TTC: Trying to Conceive

WebMD Live Events Transcript

Are you trying to conceive? Amos Grunebaum, MD, medical director of the WebMD Fertility Center, joined us on May 16, 2005 to answer your questions about getting pregnant.

The opinions expressed herein are the guests' alone and have not been reviewed by a WebMD physician. If you have questions about your health, you should consult your personal physician. This event is meant for informational purposes only.

MEMBER QUESTION:
I have had a luteal phase (LP) of just 10 days for the past two cycles (with spotting for about three days before the start of menses with one cycle). I have only charted for two cycles (and never before this time), so I don't know what my LP has been all along. I do have an almost 3-year-old, so I was able to conceive without any problems once. Does a 10-day LP indicate a luteal-phase defect?

DR. AMOS:
The luteal phase is the time between ovulation and the next period. The normal luteal phase should be at least 12 days, and on average it's about 14 days.

A short luteal phase (LPD -- luteal phase deficiency) can be responsible for problems getting pregnant. That's because the uterine lining needs time to get ready for implantation.

You may want someone else to confirm the short CL phase (corpus luteum phase), and if that's true then you should discuss with your doctor what the next steps should be.

MEMBER QUESTION:
I have had three early losses and am being treated for a clotting disorder with baby aspirin. We have had timed intercourse for six months and I know I am ovulating. Since my last loss (and D & C) my periods have been very heavy, thick and painful. Could this be something that is preventing us from getting pregnant?

DR. AMOS:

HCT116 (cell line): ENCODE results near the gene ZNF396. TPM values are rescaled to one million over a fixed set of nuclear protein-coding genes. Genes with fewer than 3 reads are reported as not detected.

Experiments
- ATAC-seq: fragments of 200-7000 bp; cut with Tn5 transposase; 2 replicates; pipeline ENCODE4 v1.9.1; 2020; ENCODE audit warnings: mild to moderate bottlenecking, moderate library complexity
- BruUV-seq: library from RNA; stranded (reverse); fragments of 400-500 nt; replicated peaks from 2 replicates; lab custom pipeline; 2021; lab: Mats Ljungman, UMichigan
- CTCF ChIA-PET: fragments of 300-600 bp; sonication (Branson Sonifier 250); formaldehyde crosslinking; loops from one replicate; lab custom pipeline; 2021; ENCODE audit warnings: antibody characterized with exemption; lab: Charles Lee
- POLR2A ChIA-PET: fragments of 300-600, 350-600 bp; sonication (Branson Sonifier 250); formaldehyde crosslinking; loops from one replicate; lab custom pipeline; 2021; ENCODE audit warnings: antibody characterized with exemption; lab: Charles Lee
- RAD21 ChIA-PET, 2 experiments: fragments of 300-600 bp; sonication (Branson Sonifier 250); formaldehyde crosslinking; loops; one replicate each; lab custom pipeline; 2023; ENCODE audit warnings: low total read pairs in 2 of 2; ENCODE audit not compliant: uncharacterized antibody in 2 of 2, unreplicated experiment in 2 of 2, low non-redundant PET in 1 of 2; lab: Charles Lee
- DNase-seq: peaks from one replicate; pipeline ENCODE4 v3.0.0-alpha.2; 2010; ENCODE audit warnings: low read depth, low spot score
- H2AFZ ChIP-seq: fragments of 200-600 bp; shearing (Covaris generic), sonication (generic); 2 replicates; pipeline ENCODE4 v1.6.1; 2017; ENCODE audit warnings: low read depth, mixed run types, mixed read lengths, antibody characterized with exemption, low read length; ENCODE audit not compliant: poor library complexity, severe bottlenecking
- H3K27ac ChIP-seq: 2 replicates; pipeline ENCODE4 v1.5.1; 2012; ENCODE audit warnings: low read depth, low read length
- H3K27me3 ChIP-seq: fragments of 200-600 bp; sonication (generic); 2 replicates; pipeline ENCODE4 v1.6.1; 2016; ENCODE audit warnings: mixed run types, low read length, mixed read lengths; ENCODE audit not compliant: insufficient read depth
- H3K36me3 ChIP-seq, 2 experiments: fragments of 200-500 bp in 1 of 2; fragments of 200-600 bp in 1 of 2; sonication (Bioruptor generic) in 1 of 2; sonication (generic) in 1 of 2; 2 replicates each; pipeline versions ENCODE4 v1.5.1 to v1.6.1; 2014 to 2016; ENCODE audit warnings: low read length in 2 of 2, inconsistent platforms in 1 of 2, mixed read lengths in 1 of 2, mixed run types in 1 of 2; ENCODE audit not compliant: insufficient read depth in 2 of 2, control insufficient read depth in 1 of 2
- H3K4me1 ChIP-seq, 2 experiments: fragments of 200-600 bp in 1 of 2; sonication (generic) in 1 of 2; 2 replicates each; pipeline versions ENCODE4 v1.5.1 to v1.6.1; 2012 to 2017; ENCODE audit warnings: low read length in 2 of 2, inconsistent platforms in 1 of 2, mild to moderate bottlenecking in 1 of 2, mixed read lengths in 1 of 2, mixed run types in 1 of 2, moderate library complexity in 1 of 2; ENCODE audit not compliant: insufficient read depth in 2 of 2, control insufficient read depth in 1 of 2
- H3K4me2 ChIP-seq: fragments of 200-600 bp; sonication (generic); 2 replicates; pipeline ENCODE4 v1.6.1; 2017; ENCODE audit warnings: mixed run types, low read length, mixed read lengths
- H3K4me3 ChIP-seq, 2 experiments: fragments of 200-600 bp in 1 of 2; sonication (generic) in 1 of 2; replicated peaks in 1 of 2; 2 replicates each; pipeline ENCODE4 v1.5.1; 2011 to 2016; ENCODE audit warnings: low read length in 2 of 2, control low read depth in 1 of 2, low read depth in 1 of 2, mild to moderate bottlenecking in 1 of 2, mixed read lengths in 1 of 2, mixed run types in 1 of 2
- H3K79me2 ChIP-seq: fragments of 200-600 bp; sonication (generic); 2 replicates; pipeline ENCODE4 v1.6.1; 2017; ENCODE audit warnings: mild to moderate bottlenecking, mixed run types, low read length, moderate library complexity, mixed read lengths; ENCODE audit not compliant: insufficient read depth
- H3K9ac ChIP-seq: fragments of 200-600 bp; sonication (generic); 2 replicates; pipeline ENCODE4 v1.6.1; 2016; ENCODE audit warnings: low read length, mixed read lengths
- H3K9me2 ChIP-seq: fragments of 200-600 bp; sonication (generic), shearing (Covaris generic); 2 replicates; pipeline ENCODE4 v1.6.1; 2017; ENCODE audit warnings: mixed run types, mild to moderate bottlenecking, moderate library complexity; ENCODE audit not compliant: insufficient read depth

A heavy period could sometimes be a first indication of an underlying problem. It could be due to hormonal or uterine problems. The first step would be to identify and make sure exactly if and when you ovulate. Your doctor should examine you and do some tests and see if everything is OK otherwise.

"Any serious medication can affect his sperm count. But only a sperm analysis can tell you for sure."

MEMBER QUESTION:
I have been trying to get pregnant for about seven months now. I am due to start my period around May 22. My husband and I tried every other day during ovulation and now I am having pain, like cramps. They aren't bad, they are just enough to notice and be a nuisance. I'm also kind of tight. Could this mean that I am pregnant or could it be something else?

DR. AMOS:
You may be pregnant but it's much too early to tell; it's only one week or so after ovulation. Only a pregnancy test can tell you for sure. A urine test is usually positive around the time of a missed period.

MEMBER QUESTION:
My husband has been taking medications for Addison's for the past 15 years and I was wondering if they can affect his sperm count and my chances of getting pregnant. He takes
Prednisone (5 milligrams), Synthroid (150 milligrams), and Fludrocort (0.1 milligrams).

DR. AMOS:
Any serious medication can affect his sperm count. But only a sperm analysis can tell you for sure. Why not do it and confirm that he is OK (or not)?

MEMBER QUESTION:
My husband and I just recently started TTC. I'm 19, have endometriosis and PCOS (polycystic ovary syndrome). How long should someone in my shoes try for until they should get worried?

DR. AMOS:
These two conditions are very serious and can prevent you from getting pregnant differently. Women with PCOS often don't ovulate, and women with endometriosis have "tubal" problems -- the tubes don't transport the egg and/or sperms properly. With these 2 conditions it's optimal to see a specialist right away and find out how to improve your chances of getting pregnant.



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